|Publication number||US7793204 B2|
|Application number||US 10/387,612|
|Publication date||Sep 7, 2010|
|Filing date||Mar 13, 2003|
|Priority date||Mar 13, 2003|
|Also published as||US20050034069|
|Publication number||10387612, 387612, US 7793204 B2, US 7793204B2, US-B2-7793204, US7793204 B2, US7793204B2|
|Inventors||Gerard J. Carlson, Vincent C. Skurdal|
|Original Assignee||Hewlett-Packard Development Company, L.P.|
|Export Citation||BiBTeX, EndNote, RefMan|
|Patent Citations (25), Referenced by (6), Classifications (12), Legal Events (2)|
|External Links: USPTO, USPTO Assignment, Espacenet|
Photocopy fraud protection is an important issue for many businesses and government agencies. Methods for limiting the distribution and unauthorized photocopying of sensitive documents include printing a limited number of documents with each original document assigned to an intended recipient. Original documents may be sequentially numbered and bear the recipients' names on the title page or in the header or footer on each page of the document. Some disadvantages of such methods are that an original document can be photocopied without a title page and a strip of paper can be used to mask off header or footer information during photocopying.
Another method for limiting the distribution and unauthorized photocopying of sensitive documents includes printing such documents on pre-prepared, copy-protected print media (e.g., paper). Such media typically includes background information, such as a warning message, encoded or embedded into a security watermark that can be mostly unnoticeable to a casual observer. If a photocopy is made of such a document printed on copy-protected paper, however, the background information or security watermark becomes prominently displayed on the photocopy. Therefore, the warning message becomes noticeable to even a casual observer if the document is photocopied. Details of such security watermarks are well-known to those skilled in the art and can be found in, for example, U.S. Pat. No. 5,788,285 to Wicker, U.S. Pat. No. 6,139,066 to Mowry et al., and U.S. Pat. No. 6,414,757 to Salem.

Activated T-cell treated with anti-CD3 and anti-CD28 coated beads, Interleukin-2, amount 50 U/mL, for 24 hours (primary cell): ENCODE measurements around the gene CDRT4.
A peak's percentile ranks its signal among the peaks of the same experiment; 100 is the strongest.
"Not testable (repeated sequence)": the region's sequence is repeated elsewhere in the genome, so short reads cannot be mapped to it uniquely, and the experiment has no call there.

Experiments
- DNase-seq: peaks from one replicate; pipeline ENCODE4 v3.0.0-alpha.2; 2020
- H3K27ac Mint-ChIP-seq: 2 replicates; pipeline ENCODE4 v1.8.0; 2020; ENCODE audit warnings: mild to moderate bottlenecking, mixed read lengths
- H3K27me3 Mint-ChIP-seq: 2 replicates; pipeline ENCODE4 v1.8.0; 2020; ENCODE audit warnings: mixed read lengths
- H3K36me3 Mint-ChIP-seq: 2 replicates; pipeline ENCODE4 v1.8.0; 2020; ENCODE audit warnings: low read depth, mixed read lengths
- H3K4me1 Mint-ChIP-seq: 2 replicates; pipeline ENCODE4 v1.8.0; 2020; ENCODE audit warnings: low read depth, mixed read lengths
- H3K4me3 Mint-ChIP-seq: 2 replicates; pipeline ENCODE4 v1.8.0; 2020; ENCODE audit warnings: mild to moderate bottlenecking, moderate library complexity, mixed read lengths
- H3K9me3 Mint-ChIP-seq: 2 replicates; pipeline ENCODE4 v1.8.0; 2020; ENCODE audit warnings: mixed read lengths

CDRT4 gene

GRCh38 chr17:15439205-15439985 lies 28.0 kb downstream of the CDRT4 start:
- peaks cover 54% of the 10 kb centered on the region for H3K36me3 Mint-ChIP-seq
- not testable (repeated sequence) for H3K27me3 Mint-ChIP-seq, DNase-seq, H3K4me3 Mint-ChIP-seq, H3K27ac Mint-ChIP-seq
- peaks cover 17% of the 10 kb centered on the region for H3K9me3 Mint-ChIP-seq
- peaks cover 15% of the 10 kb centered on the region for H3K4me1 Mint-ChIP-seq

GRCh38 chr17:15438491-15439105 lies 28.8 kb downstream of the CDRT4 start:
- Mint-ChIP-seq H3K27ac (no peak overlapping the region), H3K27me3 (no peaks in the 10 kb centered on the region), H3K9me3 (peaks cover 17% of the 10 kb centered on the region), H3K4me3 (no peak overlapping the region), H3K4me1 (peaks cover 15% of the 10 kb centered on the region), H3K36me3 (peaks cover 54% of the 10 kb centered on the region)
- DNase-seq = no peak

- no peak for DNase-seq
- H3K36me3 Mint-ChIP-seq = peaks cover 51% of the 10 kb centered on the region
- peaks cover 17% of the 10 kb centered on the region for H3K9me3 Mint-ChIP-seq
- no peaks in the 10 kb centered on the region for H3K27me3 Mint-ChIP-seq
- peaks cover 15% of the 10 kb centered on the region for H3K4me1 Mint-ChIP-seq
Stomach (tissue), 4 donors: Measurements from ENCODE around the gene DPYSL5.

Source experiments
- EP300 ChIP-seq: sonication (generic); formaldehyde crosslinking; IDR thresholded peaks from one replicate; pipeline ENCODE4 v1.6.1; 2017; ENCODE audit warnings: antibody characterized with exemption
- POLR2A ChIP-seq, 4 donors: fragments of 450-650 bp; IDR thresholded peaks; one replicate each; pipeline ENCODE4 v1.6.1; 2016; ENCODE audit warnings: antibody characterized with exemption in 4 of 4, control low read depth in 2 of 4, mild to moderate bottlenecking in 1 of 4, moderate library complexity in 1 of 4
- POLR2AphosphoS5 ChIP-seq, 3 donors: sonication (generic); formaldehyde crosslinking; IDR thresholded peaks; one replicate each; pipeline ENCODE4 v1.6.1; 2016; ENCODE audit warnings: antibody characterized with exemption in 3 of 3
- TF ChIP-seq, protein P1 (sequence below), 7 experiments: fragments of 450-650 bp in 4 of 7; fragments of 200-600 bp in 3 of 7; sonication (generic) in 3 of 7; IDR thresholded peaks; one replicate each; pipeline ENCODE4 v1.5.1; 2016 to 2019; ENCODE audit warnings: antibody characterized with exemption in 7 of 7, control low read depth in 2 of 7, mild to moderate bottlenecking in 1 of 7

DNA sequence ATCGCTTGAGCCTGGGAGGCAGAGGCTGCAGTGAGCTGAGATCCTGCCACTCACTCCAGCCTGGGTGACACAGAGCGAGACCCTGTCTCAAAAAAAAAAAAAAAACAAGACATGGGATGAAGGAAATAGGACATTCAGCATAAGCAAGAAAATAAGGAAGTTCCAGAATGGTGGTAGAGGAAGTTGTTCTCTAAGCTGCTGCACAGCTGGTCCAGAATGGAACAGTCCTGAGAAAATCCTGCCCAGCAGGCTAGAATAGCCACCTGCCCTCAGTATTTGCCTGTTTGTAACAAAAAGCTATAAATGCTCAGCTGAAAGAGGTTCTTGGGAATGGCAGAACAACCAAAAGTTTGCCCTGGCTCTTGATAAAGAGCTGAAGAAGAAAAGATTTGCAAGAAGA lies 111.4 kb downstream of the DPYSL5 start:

Use of such pre-prepared, copy-protected paper in conventional printing devices can have disadvantages, however. For example, tracing an unauthorized photocopy back to a recipient of an original document is difficult if the recipient's name is not on the photocopy. Recipients may tend to take less care in managing such documents knowing that they will not be linked to unauthorized copies. Another disadvantage with this method is that a strip of paper can be used to mask off warnings in the header or footer during photocopying. Yet another disadvantage is that use of such copy-protected paper is labor-intensive. Each use of the paper requires that a printer be specially loaded with the paper and then unloaded when printing on the special paper is completed.
Copy-protected documents are generated for intended recipients by integrating in a document, each recipient name on a recipient list, and a security template into distinct copy-protected documents.
The same reference numbers are used throughout the drawings to reference like components and features.